I heard about this because Cemetery Dance was touting a signed edition or something. Not really buying a lot at the moment, but I did notice that Denn...moreI heard about this because Cemetery Dance was touting a signed edition or something. Not really buying a lot at the moment, but I did notice that Dennis Lehane had blurbed it, and I really like Lehane's work (Mystic River is one of those books I keep around to loan at people), so I got it out of the library.
Having finished it, I sort of feel like I've had a few light blows administered to my head with a hatchet.
It's sad. It's almost unbearably harsh. It gets very difficult to put down; I made it through the last quarter of the book early this morning, before I could get to sleep. (Note that finishing this book did not enable me to get to sleep. It was just something I had to do first.)
I need to return this book to the library. I think I also need to get my own copy.(less)
Well. Picked it up and started reading and I would just like to note that the first dozen pages or so are... slightly less bleak than Threads, and mor...moreWell. Picked it up and started reading and I would just like to note that the first dozen pages or so are... slightly less bleak than Threads, and more horrible.
(It made me think of the story that Shane Hensley tells about the first Deadlands game--or game that would become Deadlands, too. It does not have the comforting excuse of being monsters who do this.)
Continuing to read. About three-fifths of the way through. It's mellowed some, which is good; I don't think I could have handled the tone of the first part through the entire book, never mind that it's a short book. It's... almost slow, in a way, the steady progression of the life of a town.
I am terribly afraid the Bad Man will come back, and sort of hoping Jenks is around and useful if he does.
Read this five or six times, now, and hadn't realized I hadn't put it in Goodreads until now.
It's the seventh Watch book in the Discworld; I think it...moreRead this five or six times, now, and hadn't realized I hadn't put it in Goodreads until now.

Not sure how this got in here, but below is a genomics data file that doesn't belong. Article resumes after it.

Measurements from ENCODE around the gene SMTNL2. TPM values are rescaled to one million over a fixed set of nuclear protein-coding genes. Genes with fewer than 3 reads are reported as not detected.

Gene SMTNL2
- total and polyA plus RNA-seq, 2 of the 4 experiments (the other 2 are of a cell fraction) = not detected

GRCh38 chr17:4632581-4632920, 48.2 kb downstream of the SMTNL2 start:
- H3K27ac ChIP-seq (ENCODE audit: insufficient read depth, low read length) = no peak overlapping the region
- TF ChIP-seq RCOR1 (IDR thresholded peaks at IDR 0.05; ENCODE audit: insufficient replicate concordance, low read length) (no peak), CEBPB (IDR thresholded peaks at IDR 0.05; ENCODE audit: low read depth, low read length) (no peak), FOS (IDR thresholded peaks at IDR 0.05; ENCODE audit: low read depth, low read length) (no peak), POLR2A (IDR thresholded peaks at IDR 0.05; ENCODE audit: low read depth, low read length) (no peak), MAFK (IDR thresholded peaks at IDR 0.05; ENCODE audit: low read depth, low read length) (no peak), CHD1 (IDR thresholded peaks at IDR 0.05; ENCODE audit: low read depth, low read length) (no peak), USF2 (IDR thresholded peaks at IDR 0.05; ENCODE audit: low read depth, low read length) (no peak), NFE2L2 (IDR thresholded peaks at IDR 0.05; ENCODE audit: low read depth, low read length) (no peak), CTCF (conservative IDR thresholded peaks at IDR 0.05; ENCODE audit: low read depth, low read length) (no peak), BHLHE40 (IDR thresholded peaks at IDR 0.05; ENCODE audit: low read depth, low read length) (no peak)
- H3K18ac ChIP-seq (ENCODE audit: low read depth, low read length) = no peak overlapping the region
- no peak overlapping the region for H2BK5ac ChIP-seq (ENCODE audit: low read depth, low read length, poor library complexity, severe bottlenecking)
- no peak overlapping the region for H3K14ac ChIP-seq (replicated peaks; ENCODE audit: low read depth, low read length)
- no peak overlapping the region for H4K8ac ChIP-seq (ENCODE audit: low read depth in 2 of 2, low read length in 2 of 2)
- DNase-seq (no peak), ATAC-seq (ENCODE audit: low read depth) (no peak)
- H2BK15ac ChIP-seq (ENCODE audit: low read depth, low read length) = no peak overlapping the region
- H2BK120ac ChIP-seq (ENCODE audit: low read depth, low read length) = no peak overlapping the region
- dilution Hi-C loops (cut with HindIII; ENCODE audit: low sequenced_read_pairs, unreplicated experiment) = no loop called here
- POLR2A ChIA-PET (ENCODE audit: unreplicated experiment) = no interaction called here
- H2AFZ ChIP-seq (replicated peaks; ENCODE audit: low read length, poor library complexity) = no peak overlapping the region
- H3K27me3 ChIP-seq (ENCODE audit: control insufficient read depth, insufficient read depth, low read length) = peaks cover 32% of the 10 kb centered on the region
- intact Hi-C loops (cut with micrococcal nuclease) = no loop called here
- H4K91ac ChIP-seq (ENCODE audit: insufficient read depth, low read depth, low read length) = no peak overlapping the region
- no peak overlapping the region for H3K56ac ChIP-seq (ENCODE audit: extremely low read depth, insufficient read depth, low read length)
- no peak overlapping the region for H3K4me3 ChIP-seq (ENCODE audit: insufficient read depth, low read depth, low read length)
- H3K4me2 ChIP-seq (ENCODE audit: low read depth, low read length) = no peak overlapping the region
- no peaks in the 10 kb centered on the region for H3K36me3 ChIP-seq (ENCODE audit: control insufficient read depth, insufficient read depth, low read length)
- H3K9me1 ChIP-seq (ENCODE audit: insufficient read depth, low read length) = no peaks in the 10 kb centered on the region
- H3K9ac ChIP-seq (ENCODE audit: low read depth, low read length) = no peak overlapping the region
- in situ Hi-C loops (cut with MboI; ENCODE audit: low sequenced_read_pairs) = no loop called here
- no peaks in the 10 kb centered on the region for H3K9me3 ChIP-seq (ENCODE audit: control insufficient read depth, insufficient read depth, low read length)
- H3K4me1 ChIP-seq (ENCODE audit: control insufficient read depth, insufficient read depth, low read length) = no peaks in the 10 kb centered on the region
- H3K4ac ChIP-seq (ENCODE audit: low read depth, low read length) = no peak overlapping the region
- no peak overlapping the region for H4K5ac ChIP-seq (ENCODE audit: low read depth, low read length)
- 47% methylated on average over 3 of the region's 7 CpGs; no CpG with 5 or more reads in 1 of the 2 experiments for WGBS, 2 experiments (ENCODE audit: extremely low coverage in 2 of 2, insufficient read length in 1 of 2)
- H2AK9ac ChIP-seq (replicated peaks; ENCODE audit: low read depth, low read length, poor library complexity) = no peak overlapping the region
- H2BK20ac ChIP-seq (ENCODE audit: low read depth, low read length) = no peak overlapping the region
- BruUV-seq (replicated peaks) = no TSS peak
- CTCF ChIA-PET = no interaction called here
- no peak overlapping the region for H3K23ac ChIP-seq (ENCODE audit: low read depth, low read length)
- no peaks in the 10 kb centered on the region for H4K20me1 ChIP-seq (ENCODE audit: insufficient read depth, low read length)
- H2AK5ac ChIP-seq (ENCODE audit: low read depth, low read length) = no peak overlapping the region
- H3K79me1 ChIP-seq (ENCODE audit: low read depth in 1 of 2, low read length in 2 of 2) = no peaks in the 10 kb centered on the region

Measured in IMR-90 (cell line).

It's the seventh Watch book in the Discworld; I think it probably requires a little bit of background. This is a shame, since it's a book I love enough I would like to be able to recommend that people read it with as little wait as possible.
It's about fear, and the problems inherent in trying to manage people, and secret police, and what you are and are not willing to give up for the right thing. History and revolutions and how many of the things you want will be there in the morning--from Truth, Justice, and Freedom, all the way down to a hard-boiled egg. All the things you didn't know soon enough, and all the things you know now that it was easier when you didn't know.
And cigar cases, and spoons, and the sprigs of lilac on the Glorious Twenty-Fifth of May.
It's a very sad book, and a very happy book, and I would say the protagonist is a shining example of nobility in the face of crushing odds except that I think calling Sam Vimes noble is the sort of thing that gets lumped in with gilt armour and a plume allowance. But he is a good man. This is too rare, and too quiet, and very fine.
Pleasantly surprised; I was coming to this with expectations of both quality and convention. Quality was met. Convention was met and exceeded.
There ar...morePleasantly surprised; I was coming to this with expectations of both quality and convention. Quality was met. Convention was met and exceeded.
There are a three science fiction stories, and now that I think about it, that's not unheard of; consider the Great Whatsit from Kiss Me Deadly. A similar (not identical!) story could have been told without the gadget in question in each case, but they worked well and even when I wasn't surprised by the ending (which is not a reflection on the story; just, honestly, halfway through a noir anthology a double-cross becomes less of a surprise) I was enjoying them. And plan to look up more Mister X stories--I mean, psychetecture with horrible effects on the city's inhabitants, an epidemic of sleep disorders, the once-shining Radiant City now named Somnopolis? I'll be over at the bookshelf.